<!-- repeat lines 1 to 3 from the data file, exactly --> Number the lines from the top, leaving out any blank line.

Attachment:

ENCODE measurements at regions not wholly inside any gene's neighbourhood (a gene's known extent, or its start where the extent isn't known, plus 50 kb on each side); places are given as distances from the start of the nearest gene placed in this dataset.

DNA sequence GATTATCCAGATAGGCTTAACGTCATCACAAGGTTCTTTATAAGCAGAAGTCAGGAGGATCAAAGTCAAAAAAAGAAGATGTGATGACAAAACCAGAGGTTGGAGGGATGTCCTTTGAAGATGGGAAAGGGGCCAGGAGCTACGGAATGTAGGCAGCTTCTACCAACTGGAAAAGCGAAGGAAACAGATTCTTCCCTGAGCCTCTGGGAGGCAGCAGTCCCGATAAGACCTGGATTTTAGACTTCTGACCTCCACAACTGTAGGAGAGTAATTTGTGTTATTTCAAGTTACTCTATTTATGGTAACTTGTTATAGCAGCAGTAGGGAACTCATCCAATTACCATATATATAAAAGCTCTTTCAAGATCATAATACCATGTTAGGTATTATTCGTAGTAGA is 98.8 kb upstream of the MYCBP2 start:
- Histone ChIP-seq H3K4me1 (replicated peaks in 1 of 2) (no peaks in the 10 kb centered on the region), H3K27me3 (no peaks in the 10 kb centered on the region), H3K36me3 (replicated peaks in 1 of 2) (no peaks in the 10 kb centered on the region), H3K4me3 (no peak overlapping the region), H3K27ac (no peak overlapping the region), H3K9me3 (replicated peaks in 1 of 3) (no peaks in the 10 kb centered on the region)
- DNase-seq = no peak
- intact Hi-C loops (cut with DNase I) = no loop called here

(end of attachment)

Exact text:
ENCODE measurements at regions not wholly inside any gene's neighbourhood (a gene's known extent, or its start where the extent isn't known, plus 50 kb on each side); places are given as distances from the start of the nearest gene placed in this dataset.

DNA sequence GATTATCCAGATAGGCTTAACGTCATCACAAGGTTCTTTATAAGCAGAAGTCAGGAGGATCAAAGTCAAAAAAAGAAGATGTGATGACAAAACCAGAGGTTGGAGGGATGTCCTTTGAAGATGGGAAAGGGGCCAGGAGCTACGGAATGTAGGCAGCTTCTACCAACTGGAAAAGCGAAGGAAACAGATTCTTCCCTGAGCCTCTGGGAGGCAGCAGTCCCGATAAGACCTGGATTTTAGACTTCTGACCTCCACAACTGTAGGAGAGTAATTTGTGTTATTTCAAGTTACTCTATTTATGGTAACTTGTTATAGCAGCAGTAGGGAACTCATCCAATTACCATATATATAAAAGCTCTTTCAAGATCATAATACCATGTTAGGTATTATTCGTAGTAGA is 98.8 kb upstream of the MYCBP2 start:
- Histone ChIP-seq H3K4me1 (replicated peaks in 1 of 2) (no peaks in the 10 kb centered on the region), H3K27me3 (no peaks in the 10 kb centered on the region), H3K36me3 (replicated peaks in 1 of 2) (no peaks in the 10 kb centered on the region), H3K4me3 (no peak overlapping the region), H3K27ac (no peak overlapping the region), H3K9me3 (replicated peaks in 1 of 3) (no peaks in the 10 kb centered on the region)